Tips to Reduce Risk of ‘Cruise Ship Virus’

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January 6, 2004

Tips to Reduce Risk of ‘Cruise Ship Virus’

CHICAGO— Before you leave for that winter cruise, experts from the Travel Medicine and Immunization Center at the Northwestern Medical Faculty Foundation would like to have a few words with you: Viral gastroenteritis. Norwalk virus. “Cruise ship virus.”

Viral gastroenteritis is an infection that causes inflammation of the stomach and small and large intestines. The symptoms include nausea, vomiting, and diarrhea.

Norwalk and Norwalk-like viruses are the most common causes of outbreaks of viral gastroenteritis on cruise ships, and are second only to the common cold in the number of people they make ill each year, according to the Centers for Disease Control and Prevention (CDC).

The CDC reported 24 outbreaks of cruise-acquired viral gastroenteritis on 17 cruise ships in 2002. About 75 percent of the outbreaks of “cruise ship virus” were caused by Norwalk-like viruses, the CDC confirmed. Through October 2003, at least 26 outbreaks of viral gastroenteritis had been reported on cruise ships.

“We must educate cruise passengers about this disease, its causes, and preventive measures to avoid catching the viruses that cause viral gastroenteritis,” said infectious disease specialist Teresa R. Zembower, MD, assistant professor of medicine and medical director of the Travel Medicine and Immunization Center.

In addition to nausea, vomiting, and watery diarrhea, symptoms of “cruise ship virus” include fever, stomachache, and headache. The symptoms usually start one to two days after viral infection and can last from one to 10 days.

Most people who become sick with viral gastroenteritis recover quickly and have no further problems. However, for the elderly, children, and those with compromised immune systems, the illness can be more severe and require medical care to treat dehydration.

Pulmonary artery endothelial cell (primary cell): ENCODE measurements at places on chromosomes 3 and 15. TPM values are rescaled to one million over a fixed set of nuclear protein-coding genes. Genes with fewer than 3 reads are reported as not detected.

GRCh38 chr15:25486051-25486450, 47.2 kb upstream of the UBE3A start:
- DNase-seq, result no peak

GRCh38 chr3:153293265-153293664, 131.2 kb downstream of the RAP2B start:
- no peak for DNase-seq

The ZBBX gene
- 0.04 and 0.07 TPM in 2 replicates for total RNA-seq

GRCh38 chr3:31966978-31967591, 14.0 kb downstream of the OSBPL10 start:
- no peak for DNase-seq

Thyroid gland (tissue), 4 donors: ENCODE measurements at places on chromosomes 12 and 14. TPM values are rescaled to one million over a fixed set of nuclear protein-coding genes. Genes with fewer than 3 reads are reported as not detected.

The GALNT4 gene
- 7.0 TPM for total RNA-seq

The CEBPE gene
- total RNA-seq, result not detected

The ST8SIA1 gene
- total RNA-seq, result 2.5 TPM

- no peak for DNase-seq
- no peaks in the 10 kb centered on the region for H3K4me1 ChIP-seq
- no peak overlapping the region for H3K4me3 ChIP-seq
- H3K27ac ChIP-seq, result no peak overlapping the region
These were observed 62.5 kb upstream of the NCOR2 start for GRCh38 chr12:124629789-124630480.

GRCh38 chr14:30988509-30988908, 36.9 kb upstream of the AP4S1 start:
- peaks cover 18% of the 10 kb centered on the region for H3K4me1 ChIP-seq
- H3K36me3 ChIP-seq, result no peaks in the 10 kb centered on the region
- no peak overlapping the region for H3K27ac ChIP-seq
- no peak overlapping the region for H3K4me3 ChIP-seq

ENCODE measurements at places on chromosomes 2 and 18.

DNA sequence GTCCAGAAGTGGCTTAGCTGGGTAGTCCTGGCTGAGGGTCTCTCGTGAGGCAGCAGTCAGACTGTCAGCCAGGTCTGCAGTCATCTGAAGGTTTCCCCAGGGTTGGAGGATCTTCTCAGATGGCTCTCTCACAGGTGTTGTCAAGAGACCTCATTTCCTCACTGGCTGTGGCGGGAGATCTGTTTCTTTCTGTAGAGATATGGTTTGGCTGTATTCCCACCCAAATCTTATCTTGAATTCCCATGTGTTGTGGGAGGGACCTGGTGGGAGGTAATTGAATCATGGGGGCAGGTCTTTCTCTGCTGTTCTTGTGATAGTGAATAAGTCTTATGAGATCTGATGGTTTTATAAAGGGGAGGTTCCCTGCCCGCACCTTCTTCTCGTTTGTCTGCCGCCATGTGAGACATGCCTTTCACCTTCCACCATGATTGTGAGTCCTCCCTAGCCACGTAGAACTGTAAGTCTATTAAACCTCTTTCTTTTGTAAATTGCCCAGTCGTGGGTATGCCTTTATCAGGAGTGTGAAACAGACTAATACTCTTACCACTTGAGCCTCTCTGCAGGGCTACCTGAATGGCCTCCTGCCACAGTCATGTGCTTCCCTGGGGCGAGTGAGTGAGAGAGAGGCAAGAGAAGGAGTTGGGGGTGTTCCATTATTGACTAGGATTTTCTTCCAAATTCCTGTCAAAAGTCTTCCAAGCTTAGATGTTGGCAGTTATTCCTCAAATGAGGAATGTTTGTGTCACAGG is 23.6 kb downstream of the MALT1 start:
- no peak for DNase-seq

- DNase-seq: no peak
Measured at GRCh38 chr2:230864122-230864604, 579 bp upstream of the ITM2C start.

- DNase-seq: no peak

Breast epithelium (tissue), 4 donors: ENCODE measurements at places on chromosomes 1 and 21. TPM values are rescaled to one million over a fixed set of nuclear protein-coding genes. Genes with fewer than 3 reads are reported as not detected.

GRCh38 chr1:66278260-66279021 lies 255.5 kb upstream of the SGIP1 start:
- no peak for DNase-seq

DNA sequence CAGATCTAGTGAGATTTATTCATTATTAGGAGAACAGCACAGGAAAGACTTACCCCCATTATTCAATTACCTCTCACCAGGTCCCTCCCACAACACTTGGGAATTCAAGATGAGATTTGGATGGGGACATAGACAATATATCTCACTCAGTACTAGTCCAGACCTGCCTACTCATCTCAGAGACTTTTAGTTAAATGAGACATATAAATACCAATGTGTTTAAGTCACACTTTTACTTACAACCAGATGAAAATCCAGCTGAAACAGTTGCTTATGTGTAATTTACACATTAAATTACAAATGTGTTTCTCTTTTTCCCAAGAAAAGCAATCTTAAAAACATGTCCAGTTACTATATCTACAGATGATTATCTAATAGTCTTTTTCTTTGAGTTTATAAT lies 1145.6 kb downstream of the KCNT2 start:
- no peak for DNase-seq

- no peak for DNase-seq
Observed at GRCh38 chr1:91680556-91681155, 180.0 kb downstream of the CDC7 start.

Viral gastroenteritis is contagious much like colds or flu and can be spread from person to person through ingestion of contaminated food or water, through contact with contaminated surfaces, and by contaminated hands through the fecal-oral route.

Controlling the “cruise ship virus” at the first sign of a suspected outbreak is critcal, Dr. Zembower said. Control measures include frequent, rigorous hand washing with soap and water and strict attention to basic food and water sanitation measures.

Cruise ships must receive thorough and prompt disinfection using freshly prepared chlorine solutions, phenol-based compounds, and accelerated hydrogen peroxide products; ill crew members must be isolated; and passengers must be isolated for 72 hours after they have recovered from the illness.

While no specific medications or vaccinations are available for the Norwalk-like viruses that cause viral gastroenteritis, risk for dehydration and associated complications can be lessened.

Families with infants and young children should keep a supply of oral rehydration solution (for example, Pedialyte®) on hand to be administered at the first sign of diarrhea.

Antibiotics should be avoided unless specifically recommended by a physician.

The Travel Medicine and Immunization Center specializes in the prevention of travel-related and vaccine-preventable illnesses. The center’s mission is to help patients stay healthy while traveling abroad through individualized consultation with experienced travel experts. The center also provides consultations and medical referrals if illnesses arise after the traveler returns home.

For information on the Travel Medicine and Immunization Center, call 312/695-1888 or see www.nmff.org/travelmedicine .

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